AI is another issue, and it affects both heroes and enemies. Enemy AI is rather dumb, as they love to absorb bullets and don't run away when a grenade is thrown at them. There are very few exceptions to this, such as enemies that already appear near a cover spot, but most of them act as stand-ins for targets at a shooting range. Your companions don't fare any better, however, as they also have a fondness for standing out in the open and letting you handle all of the shooting while they occasionally throw in a few bullets. They can usually be considered scenery; the only time they are responsive is when a fellow soldier is down, as they'll immediately drop what they're doing and help resuscitate him.


Then there's the issue of the rating. The game is rated "M" for Mature, the equivalent of the movie's "R" rating, but there doesn't seem to be a need for it since there is hardly any cursing, and the bloodshed is minimal. The lack of blood during the close-up kills makes you wonder if the rating was an accident or if the movie inadvertently influenced the game rating.

Aiming is also a big problem. With the camera pulled back so far and with bullets matching the environment, an aiming system is necessary to ensure that the player is pointing in the right direction instead of pointing blindly and hoping for the best. However, that is exactly what the player must do since there isn't a laser sight, crosshairs or even a steady stream of bullets to let you know where your gunfire is going . The only character who can aim is Gunner thanks to his laser sight, but his slow firing time doesn't make him ideal when you're facing against small battalions. To make things worse, the game has an aim assist that is supposed to help the player, but it doesn't work very well.

Aiming issues aside, The Expendables 2 still has other problems with controls. Though it is modeled after twin-stick shooters, the game has a style similar to Dead Nation or All Zombies Must Die, where the right analog stick aims your weapon while a separate trigger needs to be pulled to fire. With the exception of weapon switching and jumping, every other action requires you to hold down a button to execute. This makes sense when you need to revive a friend, but it's rather cumbersome when you're simply trying to pick up a weapon since you have to endure some enemy gunfire before you can pick up that AK-47 or rocket launcher. The same goes for the grenades; you'll need to juggle aiming with the right analog stick and hold down R1 to chuck them. Streamlining the controls a tiny bit, whether it's with button presses for weapon pick-ups or a simpler firing system, would have gone a long way toward making the game feel less tedious.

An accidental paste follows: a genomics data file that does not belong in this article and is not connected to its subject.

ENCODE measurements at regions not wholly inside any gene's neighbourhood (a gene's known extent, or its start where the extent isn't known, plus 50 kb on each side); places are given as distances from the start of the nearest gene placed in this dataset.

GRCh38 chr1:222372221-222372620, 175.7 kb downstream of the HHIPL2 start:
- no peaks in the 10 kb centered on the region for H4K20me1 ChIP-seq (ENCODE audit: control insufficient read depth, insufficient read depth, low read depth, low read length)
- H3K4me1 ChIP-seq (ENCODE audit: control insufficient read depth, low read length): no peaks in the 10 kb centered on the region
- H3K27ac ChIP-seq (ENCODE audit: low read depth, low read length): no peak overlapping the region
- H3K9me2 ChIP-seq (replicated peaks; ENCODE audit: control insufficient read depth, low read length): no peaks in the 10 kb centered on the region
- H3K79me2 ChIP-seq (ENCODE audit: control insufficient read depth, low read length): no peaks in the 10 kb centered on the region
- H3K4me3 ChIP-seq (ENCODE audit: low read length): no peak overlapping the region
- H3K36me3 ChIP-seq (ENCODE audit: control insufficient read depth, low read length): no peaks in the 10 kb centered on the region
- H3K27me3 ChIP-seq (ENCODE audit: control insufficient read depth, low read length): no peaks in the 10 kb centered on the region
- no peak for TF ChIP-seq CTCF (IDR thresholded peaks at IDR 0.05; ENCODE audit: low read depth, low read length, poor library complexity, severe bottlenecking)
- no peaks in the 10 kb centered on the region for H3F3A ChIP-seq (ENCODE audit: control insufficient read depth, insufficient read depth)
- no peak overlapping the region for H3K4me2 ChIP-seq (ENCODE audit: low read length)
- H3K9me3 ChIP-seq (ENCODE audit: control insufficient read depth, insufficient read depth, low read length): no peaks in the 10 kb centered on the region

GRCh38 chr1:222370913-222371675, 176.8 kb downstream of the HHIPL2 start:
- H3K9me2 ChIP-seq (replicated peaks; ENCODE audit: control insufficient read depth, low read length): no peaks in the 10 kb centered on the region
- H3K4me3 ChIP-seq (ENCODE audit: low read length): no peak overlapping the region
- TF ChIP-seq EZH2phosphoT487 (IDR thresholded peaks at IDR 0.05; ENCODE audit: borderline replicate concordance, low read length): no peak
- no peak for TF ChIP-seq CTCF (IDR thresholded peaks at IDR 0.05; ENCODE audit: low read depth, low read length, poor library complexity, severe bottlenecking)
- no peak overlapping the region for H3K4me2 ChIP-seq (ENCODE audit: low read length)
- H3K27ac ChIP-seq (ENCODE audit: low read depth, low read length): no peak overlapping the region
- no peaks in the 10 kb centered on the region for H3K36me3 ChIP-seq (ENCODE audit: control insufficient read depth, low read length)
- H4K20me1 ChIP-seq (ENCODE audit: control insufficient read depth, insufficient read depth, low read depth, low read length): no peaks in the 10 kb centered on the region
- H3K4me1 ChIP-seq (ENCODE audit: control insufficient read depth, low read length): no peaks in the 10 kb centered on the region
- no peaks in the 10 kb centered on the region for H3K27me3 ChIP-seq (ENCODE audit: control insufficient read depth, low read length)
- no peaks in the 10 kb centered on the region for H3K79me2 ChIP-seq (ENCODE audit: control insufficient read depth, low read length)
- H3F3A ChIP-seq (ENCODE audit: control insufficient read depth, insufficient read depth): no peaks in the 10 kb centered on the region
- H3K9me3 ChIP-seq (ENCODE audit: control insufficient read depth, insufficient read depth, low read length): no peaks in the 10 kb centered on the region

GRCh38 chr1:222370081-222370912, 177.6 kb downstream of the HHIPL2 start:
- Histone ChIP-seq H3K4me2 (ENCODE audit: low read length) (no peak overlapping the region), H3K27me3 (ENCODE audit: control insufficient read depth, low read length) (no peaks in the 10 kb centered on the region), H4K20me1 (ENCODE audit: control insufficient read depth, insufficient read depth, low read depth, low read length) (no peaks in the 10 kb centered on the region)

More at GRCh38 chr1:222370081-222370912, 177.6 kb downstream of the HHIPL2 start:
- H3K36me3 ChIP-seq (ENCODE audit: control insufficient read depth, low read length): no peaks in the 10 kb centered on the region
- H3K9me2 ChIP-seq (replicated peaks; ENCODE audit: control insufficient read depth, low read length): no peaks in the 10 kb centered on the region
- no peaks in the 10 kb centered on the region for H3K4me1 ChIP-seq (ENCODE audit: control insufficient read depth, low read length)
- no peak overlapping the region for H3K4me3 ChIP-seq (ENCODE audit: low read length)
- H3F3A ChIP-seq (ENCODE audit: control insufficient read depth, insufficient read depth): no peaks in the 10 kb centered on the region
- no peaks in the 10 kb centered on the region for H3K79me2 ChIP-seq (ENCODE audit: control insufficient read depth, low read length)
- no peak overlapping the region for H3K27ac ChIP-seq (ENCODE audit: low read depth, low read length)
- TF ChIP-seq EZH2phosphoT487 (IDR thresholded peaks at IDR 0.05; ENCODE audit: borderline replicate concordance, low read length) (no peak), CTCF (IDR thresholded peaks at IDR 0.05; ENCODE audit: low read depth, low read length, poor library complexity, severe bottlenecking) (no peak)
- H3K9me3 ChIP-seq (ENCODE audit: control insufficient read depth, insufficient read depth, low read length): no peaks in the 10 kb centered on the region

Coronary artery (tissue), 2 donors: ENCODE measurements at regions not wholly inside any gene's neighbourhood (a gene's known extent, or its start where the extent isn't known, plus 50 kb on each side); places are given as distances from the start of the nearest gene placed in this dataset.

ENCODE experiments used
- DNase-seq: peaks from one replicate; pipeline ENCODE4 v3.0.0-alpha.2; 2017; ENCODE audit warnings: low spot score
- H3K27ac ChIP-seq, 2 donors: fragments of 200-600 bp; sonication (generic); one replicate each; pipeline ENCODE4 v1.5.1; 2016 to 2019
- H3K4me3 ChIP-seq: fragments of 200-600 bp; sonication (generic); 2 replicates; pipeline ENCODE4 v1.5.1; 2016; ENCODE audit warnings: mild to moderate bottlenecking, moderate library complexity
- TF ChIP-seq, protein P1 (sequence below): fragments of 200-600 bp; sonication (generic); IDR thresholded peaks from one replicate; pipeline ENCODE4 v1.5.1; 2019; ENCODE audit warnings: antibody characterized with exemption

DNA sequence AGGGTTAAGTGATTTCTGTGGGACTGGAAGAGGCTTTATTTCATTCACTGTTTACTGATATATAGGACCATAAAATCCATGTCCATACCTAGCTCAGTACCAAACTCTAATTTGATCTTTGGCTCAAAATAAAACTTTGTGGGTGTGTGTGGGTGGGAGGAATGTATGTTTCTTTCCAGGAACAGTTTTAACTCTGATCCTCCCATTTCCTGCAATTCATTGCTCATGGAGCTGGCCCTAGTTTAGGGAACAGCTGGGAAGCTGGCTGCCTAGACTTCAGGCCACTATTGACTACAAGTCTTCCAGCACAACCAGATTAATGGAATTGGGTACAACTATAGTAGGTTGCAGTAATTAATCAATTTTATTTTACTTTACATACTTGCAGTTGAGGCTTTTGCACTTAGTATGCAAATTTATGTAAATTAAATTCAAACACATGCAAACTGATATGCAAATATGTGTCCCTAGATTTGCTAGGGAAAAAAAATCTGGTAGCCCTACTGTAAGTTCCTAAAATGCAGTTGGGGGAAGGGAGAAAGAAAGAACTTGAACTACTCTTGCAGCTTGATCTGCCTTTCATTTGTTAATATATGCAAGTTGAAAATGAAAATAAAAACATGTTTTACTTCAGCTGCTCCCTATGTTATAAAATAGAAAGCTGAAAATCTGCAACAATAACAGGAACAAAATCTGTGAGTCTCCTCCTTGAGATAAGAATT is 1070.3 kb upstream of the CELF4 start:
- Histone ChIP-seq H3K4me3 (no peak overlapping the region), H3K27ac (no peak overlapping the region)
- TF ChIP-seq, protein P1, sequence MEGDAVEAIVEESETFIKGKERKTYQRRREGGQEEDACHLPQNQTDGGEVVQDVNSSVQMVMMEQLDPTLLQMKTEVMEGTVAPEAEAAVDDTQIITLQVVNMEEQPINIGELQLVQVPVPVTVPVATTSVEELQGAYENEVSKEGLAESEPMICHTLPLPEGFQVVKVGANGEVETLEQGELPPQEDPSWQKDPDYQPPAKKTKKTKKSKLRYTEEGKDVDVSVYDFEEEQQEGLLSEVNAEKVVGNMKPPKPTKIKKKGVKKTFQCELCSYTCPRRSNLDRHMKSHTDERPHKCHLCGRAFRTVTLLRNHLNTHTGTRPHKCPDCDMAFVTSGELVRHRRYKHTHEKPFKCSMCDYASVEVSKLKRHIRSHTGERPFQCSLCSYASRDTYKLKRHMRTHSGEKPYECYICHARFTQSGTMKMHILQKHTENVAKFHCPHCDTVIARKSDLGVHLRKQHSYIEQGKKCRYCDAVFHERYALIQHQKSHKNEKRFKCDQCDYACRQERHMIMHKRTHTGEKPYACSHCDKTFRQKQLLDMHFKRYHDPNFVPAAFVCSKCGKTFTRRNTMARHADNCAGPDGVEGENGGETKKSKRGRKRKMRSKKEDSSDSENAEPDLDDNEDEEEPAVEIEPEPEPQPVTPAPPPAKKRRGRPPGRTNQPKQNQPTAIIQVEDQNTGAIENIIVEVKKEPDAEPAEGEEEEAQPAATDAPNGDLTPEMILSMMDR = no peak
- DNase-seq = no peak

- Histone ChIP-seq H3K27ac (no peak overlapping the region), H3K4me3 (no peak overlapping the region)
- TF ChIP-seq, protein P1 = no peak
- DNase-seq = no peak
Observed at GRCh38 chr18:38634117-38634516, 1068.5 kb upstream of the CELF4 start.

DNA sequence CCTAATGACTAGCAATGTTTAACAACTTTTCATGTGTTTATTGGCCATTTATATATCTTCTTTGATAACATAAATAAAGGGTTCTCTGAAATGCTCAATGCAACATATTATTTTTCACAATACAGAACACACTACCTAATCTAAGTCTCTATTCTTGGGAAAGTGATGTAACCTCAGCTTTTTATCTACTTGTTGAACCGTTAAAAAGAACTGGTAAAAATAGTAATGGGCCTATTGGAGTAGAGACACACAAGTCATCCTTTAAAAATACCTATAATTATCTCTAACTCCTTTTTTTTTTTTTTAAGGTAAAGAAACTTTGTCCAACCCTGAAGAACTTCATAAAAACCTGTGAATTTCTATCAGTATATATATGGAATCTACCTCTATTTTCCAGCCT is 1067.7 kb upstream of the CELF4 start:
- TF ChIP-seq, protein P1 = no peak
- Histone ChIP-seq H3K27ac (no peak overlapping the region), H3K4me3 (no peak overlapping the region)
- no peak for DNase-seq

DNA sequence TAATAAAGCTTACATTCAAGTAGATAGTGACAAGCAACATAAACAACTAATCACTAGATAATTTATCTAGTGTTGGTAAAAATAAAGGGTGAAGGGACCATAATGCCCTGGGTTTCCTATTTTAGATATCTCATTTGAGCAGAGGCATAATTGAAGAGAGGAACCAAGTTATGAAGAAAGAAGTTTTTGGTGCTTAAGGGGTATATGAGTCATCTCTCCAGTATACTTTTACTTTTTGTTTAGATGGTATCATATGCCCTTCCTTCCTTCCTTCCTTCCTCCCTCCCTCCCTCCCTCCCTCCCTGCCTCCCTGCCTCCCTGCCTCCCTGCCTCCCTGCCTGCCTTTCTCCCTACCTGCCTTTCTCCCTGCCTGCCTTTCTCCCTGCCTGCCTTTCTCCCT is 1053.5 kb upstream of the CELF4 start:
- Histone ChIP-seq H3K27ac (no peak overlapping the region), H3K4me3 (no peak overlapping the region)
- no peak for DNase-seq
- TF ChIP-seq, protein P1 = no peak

Graphically, the game could have been better. The environments look decent, though they don't have a varied color scheme. You'll see a bit of green here and there as well as some yellow, mostly from the bullets and explosions, but various shades of brown and gray are almost everywhere. The character models for the heroes are good likenesses with the exception of Yin Yang, who looks nothing like Jet Li. The same can't be said for the enemies, though, who look like clones when you see them up close during the special move kills and only differ with a few who wear red berets. From far away, both heroes and enemies look the same, and all of them have a tendency to blend in to the environment a little too well. Because of this lack of distinction, don't be surprised if you pump as many bullets into friends as you do foes. On the bright side, the frame rate holds up well even when things get chaotic. As you travel through the level, the pauses in gameplay, while noticeable, aren't very rampant.

The sound isn't nearly as bad as the graphics, but they're far from good. The music fits well with an action movie, but you'll have a hard time hearing any of it due to the overly loud sound effects. One benefit of having more emphatic sound effects is that they drown out the four heroes' phrases, which mostly consist of grunts and one-liners. Since you can barely hear them, you won't mind that they're repeated over and over again after a few kills. The voices vary wildly in quality. Both Dolph Lundgren and Terry Crews reprise their roles from the film and actually deliver good performances despite the scarcity of lines. The impersonator for Stallone has the lion's share of lines, but his performance ranges from really good to pretty bad, depending on whether the dialogue is coming from a cut scene or from an in-game scene transition. Meanwhile, the stand-in for Jet Li is simply bad, as he almost sounds like Lundgren and Stallone with a noticeably bad accent. Not only is it difficult to tell who's speaking, but you'll also want to turn down the volume when you hear Yin Yang's voice.

The Expendables 2 should have been better, especially since the game just needed to get a good handle on shooting. Instead, a bevy of technical snafus and odd design decisions drag down the experience and uphold the belief that licensed games are rarely more than mediocre. The game isn't horrible, but shooting fans can certainly find a better title to play before settling for this.

Score: 5.5/10